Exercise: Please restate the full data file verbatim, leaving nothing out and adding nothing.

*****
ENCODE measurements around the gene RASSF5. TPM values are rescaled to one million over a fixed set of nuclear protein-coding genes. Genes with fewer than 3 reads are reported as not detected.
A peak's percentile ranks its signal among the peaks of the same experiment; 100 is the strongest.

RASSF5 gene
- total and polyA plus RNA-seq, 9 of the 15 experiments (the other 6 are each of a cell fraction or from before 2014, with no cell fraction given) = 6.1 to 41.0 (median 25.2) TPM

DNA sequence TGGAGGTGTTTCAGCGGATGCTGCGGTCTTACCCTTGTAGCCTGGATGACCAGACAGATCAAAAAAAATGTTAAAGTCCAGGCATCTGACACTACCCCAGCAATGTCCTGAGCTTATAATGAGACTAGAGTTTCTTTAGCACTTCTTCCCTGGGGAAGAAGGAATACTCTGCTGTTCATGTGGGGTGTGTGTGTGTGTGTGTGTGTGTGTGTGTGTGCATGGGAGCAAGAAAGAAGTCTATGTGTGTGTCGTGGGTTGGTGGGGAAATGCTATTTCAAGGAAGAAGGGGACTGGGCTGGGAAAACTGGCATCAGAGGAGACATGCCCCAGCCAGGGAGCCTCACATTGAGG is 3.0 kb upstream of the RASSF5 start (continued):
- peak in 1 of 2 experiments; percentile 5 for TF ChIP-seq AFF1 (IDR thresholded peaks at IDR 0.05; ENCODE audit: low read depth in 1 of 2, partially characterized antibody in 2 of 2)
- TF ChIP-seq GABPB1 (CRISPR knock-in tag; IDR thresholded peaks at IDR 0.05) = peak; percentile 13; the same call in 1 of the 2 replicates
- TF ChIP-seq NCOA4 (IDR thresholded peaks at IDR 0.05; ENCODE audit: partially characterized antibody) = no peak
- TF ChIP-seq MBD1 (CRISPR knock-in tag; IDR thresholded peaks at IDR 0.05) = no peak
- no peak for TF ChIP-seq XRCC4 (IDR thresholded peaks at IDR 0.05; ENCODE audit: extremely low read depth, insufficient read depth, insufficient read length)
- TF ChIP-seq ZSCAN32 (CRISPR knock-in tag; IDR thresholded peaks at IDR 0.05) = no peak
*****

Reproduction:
ENCODE measurements around the gene RASSF5. TPM values are rescaled to one million over a fixed set of nuclear protein-coding genes. Genes with fewer than 3 reads are reported as not detected.
A peak's percentile ranks its signal among the peaks of the same experiment; 100 is the strongest.

RASSF5 gene
- total and polyA plus RNA-seq, 9 of the 15 experiments (the other 6 are each of a cell fraction or from before 2014, with no cell fraction given) = 6.1 to 41.0 (median 25.2) TPM

DNA sequence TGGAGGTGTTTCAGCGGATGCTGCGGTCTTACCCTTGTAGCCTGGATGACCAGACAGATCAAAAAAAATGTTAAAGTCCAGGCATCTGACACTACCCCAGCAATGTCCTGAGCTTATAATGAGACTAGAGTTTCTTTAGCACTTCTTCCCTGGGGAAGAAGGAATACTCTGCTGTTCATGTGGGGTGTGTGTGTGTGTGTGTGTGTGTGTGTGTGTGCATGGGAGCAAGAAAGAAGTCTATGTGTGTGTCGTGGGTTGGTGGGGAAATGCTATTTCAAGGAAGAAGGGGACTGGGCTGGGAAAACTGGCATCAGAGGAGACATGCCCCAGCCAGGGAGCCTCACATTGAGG is 3.0 kb upstream of the RASSF5 start (continued):
- peak in 1 of 2 experiments; percentile 5 for TF ChIP-seq AFF1 (IDR thresholded peaks at IDR 0.05; ENCODE audit: low read depth in 1 of 2, partially characterized antibody in 2 of 2)
- TF ChIP-seq GABPB1 (CRISPR knock-in tag; IDR thresholded peaks at IDR 0.05) = peak; percentile 13; the same call in 1 of the 2 replicates
- TF ChIP-seq NCOA4 (IDR thresholded peaks at IDR 0.05; ENCODE audit: partially characterized antibody) = no peak
- TF ChIP-seq MBD1 (CRISPR knock-in tag; IDR thresholded peaks at IDR 0.05) = no peak
- no peak for TF ChIP-seq XRCC4 (IDR thresholded peaks at IDR 0.05; ENCODE audit: extremely low read depth, insufficient read depth, insufficient read length)
- TF ChIP-seq ZSCAN32 (CRISPR knock-in tag; IDR thresholded peaks at IDR 0.05) = no peak